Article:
Harvey Lewis, the school teacher from Cincinnati, plant-powered and on the cusp of 50, ran 450 miles in four and a half days. He started 108 times and had countless chances to quit. He’d won. He was…the last runner standing.

The stats are overwhelming and suggest the backyard phenomenon is getting more out of the multi-day runner than ever imagined. As compiled by Benjamin Timoner: 72 runners made 100 miles in 24 hours, 47 of those made 200 miles in 48 hours, 23 made three days and 300 miles and eight made 400.

What does it all mean? Who can say? What started off usual enough morphed into, well, something altogether different. What is, on its face, unfathomably boring turns out to be endlessly watchable, tortuously tantalizing and ultimately inscrutable as we truly plumb the limits of human potential. Confused about it all, I texted friend and ultrarunner Michael Gagliardi. “I just assume you gotta be prepared for death in a field/event like that,” he wrote. “Death or glory. That’s how I wanna go out.”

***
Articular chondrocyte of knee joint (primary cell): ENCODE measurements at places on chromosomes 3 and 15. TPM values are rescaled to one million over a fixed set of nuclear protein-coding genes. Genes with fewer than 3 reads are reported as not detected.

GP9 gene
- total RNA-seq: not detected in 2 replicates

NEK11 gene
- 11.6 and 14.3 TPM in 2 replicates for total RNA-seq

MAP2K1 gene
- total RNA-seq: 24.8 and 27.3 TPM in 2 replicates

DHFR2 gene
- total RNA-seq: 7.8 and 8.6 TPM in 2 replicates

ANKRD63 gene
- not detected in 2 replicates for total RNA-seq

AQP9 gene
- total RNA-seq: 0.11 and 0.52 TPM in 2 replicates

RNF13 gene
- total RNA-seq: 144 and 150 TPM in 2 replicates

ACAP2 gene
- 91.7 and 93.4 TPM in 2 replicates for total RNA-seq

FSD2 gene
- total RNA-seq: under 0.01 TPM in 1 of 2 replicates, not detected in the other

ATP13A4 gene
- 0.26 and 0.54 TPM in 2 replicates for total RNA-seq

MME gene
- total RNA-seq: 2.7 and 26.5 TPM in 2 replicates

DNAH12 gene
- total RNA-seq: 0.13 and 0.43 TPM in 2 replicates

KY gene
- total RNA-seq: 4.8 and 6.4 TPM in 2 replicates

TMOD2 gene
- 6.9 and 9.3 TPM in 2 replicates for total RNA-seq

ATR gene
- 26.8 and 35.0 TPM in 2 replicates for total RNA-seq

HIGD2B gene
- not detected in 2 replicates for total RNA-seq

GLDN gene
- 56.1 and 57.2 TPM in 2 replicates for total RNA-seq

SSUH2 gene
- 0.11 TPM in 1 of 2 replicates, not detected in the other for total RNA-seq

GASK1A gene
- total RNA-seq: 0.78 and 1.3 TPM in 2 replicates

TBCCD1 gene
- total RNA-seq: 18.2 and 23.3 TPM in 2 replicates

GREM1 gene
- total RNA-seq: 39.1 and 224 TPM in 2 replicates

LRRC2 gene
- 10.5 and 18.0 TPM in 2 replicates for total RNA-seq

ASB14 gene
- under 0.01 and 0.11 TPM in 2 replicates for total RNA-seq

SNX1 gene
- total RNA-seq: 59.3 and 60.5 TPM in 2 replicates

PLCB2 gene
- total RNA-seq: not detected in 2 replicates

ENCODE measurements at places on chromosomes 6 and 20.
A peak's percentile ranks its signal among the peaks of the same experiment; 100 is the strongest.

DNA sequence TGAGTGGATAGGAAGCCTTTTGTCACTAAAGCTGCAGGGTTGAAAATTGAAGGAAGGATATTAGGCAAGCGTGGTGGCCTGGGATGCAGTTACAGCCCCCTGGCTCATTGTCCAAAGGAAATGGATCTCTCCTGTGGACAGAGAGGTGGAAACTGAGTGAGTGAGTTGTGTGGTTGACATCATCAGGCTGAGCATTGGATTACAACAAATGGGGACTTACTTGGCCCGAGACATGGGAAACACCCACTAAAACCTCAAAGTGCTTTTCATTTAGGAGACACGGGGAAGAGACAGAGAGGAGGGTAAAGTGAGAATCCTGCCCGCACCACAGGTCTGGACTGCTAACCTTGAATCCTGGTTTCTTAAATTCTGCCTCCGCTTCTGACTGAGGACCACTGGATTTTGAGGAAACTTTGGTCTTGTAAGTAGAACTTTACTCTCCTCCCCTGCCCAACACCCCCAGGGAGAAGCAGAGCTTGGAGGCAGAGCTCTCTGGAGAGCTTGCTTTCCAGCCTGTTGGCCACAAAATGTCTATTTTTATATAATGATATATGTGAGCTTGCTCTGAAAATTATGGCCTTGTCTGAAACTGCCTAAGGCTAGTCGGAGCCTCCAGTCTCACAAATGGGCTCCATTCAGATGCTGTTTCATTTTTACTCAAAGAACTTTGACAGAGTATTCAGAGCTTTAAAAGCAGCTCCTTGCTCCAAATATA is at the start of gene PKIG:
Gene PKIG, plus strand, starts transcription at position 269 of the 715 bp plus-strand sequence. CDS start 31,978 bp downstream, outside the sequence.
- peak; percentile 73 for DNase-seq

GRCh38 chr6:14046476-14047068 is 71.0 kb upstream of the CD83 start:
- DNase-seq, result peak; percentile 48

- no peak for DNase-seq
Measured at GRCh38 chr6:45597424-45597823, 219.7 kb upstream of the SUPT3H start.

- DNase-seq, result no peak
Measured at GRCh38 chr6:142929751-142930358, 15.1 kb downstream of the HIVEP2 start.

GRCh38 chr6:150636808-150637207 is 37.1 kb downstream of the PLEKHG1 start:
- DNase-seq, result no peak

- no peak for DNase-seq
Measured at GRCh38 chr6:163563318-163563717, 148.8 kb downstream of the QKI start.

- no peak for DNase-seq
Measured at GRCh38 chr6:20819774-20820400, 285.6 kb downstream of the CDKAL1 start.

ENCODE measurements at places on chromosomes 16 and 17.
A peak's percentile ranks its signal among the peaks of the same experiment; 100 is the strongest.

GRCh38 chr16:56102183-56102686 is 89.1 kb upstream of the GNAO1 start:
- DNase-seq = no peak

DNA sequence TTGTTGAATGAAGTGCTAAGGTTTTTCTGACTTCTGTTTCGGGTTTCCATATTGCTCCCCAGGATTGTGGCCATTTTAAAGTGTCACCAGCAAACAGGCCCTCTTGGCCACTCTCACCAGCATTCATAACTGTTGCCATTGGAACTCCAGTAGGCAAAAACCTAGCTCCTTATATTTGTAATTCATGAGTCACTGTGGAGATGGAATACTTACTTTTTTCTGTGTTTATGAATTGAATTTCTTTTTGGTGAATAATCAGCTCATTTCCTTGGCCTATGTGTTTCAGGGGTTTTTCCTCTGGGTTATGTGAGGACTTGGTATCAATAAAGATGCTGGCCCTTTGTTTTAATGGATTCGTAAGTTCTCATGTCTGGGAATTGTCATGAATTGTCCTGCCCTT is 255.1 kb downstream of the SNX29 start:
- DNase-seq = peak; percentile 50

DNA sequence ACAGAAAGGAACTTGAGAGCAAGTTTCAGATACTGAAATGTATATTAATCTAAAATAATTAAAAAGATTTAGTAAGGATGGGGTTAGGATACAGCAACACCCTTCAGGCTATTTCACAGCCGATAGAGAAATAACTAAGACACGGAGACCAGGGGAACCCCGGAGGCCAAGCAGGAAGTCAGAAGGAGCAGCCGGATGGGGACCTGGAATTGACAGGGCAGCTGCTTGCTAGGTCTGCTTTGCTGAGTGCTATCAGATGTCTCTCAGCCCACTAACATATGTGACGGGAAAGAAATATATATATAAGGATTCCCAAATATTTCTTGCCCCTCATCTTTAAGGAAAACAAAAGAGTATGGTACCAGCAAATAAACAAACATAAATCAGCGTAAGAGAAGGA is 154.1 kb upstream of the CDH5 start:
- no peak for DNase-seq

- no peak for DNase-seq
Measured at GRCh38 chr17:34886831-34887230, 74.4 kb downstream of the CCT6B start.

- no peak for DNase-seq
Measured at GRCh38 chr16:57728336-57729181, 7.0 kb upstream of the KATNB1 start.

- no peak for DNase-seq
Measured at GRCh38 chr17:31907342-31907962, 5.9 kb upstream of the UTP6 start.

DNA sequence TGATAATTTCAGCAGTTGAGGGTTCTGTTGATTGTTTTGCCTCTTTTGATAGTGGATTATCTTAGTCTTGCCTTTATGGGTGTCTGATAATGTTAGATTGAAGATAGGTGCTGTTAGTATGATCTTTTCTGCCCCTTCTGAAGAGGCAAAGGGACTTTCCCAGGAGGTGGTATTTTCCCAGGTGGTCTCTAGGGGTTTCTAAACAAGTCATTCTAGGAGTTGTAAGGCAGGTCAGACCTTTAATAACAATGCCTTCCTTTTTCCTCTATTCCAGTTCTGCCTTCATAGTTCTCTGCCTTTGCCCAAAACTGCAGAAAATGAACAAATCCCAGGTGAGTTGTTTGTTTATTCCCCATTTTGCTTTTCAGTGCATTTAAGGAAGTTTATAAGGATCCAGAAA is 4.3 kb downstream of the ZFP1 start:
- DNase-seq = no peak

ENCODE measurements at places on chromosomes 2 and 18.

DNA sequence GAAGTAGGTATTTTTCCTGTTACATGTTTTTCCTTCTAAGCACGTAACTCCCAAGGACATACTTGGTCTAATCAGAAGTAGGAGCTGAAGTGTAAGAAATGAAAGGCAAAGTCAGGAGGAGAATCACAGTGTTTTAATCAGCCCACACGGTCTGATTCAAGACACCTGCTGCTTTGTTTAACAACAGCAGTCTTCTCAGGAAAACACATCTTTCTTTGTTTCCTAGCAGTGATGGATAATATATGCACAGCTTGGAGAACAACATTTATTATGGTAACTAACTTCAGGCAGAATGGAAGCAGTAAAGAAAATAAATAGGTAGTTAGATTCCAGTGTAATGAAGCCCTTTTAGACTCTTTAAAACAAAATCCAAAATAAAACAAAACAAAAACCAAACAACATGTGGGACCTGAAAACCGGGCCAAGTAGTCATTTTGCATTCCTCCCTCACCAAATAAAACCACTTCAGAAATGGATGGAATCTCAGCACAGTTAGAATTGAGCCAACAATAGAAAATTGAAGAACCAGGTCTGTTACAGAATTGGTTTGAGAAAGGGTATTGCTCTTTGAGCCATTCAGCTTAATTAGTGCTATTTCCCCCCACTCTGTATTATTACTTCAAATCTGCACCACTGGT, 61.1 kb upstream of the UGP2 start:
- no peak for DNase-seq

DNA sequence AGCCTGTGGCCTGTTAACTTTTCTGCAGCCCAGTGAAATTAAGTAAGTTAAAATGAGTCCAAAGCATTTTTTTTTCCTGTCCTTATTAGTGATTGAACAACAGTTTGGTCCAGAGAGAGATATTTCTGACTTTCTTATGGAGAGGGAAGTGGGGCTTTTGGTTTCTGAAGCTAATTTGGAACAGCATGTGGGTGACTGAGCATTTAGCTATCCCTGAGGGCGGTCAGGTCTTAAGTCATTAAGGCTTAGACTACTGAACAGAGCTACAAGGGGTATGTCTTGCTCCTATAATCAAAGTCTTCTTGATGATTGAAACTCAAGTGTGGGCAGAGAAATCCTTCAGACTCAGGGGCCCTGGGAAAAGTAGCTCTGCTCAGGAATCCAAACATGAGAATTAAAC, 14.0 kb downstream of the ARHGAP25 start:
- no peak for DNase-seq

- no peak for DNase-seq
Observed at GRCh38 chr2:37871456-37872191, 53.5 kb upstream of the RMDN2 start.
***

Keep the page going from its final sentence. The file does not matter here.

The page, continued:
I wonder how many feel that way. It’s easy to forget how extreme it all is until you see a runner carried in with his eyes bugged out and unblinking. But where would we be without limit seekers? Those that sink into the dark abyss of the ocean on one breath, or the chiseled mountain climbers who know the cost and the crusade to go ever higher and faster. They’ve all lost friends in pursuit of the great depths and the great peaks. Their stories touch the armchair dreamer as much as the intrepid adventurer. What is certain, is that the lure for the edge is sticky. It draws the curious soul today as it did in the days of Homer. And the backyard ultra is without a doubt, a new peak on the horizon whose summit has yet to be reached.